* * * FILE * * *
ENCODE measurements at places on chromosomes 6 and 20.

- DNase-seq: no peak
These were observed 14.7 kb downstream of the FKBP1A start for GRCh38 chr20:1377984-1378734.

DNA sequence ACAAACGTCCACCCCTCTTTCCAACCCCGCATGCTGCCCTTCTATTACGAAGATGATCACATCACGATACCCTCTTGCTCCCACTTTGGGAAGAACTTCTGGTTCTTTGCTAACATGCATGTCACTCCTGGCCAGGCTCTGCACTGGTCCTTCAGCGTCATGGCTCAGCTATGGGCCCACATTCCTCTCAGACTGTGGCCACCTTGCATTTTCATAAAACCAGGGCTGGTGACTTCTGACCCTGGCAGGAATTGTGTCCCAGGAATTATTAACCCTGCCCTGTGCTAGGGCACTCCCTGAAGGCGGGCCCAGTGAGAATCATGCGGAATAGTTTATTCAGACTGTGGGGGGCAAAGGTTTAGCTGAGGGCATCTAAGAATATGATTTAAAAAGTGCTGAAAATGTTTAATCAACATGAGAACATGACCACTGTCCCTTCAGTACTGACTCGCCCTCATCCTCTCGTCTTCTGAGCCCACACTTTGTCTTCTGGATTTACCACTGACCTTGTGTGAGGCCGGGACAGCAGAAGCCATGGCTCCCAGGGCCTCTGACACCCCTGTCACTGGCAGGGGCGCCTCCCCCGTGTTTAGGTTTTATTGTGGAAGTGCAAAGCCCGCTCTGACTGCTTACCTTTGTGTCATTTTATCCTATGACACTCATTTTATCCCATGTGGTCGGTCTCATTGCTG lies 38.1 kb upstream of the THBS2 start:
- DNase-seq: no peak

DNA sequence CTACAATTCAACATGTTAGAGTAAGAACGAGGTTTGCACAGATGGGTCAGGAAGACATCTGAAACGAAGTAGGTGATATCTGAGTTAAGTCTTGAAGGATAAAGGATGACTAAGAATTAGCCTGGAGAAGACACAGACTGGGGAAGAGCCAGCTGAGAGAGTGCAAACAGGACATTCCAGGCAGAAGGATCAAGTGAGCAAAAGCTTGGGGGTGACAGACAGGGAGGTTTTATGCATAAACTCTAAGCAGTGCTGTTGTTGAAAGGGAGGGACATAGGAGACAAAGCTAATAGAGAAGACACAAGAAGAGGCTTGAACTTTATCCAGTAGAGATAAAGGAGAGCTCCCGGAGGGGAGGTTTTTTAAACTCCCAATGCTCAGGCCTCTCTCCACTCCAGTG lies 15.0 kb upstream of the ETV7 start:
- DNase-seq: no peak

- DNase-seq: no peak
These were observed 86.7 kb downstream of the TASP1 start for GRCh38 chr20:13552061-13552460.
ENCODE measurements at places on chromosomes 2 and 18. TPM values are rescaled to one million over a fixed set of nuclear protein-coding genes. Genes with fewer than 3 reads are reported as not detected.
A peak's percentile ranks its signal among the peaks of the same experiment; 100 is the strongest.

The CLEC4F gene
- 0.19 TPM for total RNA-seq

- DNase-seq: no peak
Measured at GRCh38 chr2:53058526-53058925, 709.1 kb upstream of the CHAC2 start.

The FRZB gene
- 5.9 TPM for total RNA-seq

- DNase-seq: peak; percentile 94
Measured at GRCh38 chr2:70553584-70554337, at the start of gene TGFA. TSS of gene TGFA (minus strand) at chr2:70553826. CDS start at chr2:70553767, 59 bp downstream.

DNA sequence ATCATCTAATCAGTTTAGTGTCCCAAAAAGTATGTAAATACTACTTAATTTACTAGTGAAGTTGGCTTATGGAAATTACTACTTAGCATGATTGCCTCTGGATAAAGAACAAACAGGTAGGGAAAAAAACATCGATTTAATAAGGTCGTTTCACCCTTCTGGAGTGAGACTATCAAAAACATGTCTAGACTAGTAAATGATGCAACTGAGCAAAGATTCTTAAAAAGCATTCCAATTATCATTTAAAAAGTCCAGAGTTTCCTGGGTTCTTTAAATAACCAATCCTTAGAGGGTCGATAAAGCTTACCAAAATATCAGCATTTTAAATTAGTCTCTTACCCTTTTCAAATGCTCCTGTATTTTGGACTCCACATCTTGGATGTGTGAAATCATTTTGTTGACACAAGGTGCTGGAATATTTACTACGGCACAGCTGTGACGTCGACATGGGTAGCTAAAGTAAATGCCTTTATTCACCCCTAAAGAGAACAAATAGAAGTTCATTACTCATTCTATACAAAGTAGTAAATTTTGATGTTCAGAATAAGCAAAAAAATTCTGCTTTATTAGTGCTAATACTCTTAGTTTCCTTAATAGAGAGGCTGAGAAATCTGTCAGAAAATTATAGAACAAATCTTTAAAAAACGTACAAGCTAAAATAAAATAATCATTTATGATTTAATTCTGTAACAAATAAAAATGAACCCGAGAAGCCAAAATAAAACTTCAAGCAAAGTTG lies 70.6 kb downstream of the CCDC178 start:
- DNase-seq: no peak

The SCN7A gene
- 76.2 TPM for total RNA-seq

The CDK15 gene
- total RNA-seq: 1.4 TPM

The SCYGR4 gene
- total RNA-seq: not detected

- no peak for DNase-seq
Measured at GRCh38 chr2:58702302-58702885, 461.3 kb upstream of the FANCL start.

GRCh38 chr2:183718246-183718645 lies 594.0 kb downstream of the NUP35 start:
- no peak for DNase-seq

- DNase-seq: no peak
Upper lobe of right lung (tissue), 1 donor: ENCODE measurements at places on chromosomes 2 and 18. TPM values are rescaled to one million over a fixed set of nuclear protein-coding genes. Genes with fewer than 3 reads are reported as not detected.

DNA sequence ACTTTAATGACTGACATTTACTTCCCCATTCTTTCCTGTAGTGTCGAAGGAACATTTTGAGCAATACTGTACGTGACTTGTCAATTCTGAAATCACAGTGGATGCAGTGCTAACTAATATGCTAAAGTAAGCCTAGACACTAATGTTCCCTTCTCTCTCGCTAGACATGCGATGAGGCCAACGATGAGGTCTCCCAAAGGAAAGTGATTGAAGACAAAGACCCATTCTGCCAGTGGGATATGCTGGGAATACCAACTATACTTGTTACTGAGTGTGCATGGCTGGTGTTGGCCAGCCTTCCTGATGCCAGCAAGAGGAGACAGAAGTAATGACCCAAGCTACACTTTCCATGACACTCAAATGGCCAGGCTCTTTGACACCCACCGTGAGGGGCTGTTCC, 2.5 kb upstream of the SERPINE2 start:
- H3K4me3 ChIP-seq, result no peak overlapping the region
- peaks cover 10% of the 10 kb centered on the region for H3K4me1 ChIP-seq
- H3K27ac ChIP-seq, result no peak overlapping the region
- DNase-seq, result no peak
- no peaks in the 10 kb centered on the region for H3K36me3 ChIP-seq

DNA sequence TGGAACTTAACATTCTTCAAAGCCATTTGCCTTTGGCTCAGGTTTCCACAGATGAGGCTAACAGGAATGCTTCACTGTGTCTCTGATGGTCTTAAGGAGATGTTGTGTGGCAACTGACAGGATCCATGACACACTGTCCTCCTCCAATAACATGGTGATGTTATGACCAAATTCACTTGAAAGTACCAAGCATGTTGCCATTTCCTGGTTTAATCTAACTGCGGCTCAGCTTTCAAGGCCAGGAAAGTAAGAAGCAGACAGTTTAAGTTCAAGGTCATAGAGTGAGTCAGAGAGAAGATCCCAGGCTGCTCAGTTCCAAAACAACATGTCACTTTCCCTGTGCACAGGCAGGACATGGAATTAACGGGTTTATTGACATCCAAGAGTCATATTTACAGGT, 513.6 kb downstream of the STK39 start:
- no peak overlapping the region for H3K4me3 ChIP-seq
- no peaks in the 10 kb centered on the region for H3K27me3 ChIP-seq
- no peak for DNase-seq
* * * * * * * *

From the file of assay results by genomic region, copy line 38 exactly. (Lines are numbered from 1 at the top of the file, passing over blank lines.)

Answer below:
- DNase-seq, result no peak